Concealed Weapons, do they work?

In today's post we discuss how weapons that are concealed in another object might actually be useful or not. It may well be more of something we see in a movie or fantasy stories than the function of practicality in a real world setting. We will use two canes and a riding crop to illustrate how the real world has approached this idea. Lets see if it is something that speaks to being practical weapons or rather tells us more about being human and trying to game the system a bit.

Here are our items:

Warden's cane, most likely mid 20th C. Steel rod covered with leather washers and topped with bronze disc.

Warden's Cane of steel and leather

Sword cane with steel ball top. Inlaid with gold and silver detail and French probably turn of 19th C or so.

Sword Cane French

 Blade done with two narrow fullers on each face of a diamond sectioned blade.

French Sword Cane open turn of 19th C

Officer's crop with knotted leather detail and wood core scabbard for steel rod spike.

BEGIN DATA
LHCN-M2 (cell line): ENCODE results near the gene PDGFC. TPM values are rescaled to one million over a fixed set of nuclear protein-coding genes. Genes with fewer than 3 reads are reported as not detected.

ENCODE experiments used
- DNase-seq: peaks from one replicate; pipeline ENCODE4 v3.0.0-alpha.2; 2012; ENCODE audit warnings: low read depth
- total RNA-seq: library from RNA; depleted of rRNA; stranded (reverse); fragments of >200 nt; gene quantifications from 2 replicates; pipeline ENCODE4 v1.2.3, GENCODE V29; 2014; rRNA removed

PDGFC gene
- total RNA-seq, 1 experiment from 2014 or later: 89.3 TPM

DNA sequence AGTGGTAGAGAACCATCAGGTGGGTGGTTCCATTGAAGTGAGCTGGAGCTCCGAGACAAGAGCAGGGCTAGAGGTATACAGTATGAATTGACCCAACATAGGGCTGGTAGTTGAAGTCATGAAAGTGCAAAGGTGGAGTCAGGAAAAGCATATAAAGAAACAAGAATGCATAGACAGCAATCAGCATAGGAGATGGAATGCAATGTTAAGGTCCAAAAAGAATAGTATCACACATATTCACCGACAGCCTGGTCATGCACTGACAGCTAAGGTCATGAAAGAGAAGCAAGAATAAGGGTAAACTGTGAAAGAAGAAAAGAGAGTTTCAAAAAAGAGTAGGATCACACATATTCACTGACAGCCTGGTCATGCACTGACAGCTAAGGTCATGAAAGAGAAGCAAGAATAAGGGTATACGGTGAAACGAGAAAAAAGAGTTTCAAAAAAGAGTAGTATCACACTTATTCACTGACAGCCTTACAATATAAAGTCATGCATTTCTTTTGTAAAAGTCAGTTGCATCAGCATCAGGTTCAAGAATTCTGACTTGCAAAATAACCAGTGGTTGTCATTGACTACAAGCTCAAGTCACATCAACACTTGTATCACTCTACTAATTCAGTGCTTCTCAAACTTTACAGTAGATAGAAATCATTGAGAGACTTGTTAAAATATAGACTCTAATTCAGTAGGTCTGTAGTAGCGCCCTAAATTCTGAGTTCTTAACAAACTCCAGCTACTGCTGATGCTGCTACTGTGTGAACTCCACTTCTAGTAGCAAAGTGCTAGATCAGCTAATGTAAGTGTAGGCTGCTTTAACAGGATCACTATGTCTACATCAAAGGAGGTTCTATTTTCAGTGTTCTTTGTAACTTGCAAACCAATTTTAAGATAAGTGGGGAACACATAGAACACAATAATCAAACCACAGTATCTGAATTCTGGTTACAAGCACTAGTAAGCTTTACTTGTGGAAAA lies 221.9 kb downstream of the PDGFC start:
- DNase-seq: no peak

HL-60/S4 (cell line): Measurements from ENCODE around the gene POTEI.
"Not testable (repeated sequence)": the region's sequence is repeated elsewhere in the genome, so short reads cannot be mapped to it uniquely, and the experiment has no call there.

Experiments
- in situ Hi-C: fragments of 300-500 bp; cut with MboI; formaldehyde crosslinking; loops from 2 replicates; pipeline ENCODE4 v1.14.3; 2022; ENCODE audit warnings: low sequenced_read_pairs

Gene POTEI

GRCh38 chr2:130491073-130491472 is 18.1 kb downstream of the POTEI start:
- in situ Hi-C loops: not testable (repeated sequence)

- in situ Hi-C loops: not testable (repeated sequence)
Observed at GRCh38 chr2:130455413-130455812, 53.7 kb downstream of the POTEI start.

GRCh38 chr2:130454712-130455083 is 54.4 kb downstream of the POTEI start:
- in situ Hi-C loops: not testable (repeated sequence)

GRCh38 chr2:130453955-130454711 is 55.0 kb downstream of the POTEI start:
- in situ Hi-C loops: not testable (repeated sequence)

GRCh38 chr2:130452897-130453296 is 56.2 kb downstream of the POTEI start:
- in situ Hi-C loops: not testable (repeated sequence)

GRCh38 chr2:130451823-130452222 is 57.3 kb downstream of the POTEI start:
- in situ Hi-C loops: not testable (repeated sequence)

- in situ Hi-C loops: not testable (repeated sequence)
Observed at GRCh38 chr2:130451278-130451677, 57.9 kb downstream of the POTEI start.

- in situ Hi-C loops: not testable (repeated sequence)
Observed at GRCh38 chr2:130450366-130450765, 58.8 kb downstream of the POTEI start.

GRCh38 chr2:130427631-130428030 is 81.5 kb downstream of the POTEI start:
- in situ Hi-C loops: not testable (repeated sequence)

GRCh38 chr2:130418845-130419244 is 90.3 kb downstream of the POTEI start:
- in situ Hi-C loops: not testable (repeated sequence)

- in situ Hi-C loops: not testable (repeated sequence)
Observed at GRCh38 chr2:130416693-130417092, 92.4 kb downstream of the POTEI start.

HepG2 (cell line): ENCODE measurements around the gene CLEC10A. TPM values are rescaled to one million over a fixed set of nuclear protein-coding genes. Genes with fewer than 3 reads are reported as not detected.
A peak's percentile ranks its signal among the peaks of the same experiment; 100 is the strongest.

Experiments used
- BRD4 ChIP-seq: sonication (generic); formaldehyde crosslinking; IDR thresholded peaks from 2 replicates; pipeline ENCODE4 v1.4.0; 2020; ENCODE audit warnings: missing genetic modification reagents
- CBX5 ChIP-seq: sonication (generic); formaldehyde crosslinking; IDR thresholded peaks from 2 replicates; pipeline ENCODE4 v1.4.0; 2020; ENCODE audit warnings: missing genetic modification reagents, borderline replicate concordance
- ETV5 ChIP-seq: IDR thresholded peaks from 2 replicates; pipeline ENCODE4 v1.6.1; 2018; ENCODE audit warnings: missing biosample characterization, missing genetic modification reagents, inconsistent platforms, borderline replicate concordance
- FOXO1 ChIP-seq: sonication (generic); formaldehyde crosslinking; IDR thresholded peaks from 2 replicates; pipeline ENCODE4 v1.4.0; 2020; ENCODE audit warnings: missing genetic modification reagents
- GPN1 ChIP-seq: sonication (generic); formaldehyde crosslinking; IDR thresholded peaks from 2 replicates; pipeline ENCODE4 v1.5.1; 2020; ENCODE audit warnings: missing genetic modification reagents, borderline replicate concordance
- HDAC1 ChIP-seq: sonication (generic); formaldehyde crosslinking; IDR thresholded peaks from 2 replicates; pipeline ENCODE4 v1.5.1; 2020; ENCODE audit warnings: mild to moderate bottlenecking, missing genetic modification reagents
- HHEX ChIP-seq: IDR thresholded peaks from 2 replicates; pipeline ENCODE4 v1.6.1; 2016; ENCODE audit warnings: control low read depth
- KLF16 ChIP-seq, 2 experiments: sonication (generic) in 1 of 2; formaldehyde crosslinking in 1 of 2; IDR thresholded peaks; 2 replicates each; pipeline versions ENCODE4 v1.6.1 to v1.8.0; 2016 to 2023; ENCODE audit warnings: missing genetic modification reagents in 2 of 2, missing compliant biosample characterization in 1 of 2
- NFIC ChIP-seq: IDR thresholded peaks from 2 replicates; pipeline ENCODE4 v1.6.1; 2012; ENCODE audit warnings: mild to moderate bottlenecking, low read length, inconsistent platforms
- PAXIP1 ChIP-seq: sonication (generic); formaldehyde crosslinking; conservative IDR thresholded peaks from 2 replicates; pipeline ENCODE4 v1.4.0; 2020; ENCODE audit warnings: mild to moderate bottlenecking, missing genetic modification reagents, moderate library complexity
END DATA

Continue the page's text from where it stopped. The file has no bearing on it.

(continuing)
Officers Crop

Officer's crop open with hand made steel blade.

officers crop open with exposed steel blade

In the following video we discuss some of the reasons for concealing a weapon like this and how it interacts with its time and context. The use of concealed weapons is something we see across cultures and time periods but in the past we see authorities very aware that even a stick can be a weapon and it was not ignored as they looked to regulate and maintain control over who was able to access and carry such things.   

I get a bit chatty about the concept and the details of

the weapons start at about 6:00 in

Interested in more info on the use of the cane.

divider swords

Nathan Clough, Ph.D. is Vice President of Arms and Armor and a member of the governing board of The Oakeshott Institute. He is a historical martial artist and a former university professor of cultural geography.  He has given presentations on historical arms at events including Longpoint and Combatcon, and presented scholarly papers at, among others, The International Congress on Medieval Studies.

Craig Johnson is the Production Manager of Arms and Armor and Secretary of The Oakeshott Institute. He has taught and published on the history of arms, armor and western martial arts for over 30 years. He has lectured at several schools and Universities, WMAW, HEMAC, 4W, and ICMS at Kalamazoo. His experiences include iron smelting, jousting, theatrical combat instruction and choreography, historical research, European martial arts and crafting weapons and armor since 1985.

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